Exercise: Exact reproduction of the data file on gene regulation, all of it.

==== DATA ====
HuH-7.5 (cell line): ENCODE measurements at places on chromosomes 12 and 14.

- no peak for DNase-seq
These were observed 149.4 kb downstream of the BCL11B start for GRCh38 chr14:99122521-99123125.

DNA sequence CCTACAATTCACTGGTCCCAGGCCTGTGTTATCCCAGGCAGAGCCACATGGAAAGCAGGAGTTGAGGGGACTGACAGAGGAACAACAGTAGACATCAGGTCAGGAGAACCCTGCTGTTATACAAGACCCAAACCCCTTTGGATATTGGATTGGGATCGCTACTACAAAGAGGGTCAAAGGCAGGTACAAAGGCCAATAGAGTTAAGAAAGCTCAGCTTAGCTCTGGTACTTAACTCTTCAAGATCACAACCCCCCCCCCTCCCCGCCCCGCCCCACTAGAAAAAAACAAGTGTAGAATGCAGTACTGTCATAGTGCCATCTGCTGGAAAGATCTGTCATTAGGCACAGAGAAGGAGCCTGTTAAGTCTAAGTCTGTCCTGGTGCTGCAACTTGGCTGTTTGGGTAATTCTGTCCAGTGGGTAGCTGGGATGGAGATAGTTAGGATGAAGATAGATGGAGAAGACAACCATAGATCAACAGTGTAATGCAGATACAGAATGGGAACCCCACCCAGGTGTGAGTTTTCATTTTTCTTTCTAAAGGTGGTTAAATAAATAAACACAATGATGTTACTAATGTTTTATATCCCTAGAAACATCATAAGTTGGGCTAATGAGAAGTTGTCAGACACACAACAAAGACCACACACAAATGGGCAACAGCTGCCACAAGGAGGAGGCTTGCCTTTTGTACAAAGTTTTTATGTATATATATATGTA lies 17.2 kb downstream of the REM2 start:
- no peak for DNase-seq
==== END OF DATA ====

HuH-7.5 (cell line): ENCODE measurements at places on chromosomes 12 and 14.

- no peak for DNase-seq
These were observed 149.4 kb downstream of the BCL11B start for GRCh38 chr14:99122521-99123125.

DNA sequence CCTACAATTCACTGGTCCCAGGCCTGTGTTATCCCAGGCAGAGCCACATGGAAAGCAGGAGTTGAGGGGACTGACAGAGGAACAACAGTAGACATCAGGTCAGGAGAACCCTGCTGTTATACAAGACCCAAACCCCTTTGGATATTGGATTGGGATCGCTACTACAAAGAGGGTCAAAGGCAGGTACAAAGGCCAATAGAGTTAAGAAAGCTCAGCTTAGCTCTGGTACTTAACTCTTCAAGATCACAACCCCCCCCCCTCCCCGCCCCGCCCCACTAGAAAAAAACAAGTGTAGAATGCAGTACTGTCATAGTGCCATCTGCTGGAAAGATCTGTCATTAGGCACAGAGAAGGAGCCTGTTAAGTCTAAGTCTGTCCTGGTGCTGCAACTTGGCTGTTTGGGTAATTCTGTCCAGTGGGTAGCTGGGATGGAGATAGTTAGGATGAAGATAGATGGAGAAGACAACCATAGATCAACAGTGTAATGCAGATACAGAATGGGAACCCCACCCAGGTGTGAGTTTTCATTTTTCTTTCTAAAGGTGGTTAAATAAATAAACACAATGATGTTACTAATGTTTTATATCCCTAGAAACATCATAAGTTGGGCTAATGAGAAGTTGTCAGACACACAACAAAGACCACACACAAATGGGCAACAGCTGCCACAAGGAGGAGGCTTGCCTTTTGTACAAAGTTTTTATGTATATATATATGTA lies 17.2 kb downstream of the REM2 start:
- no peak for DNase-seq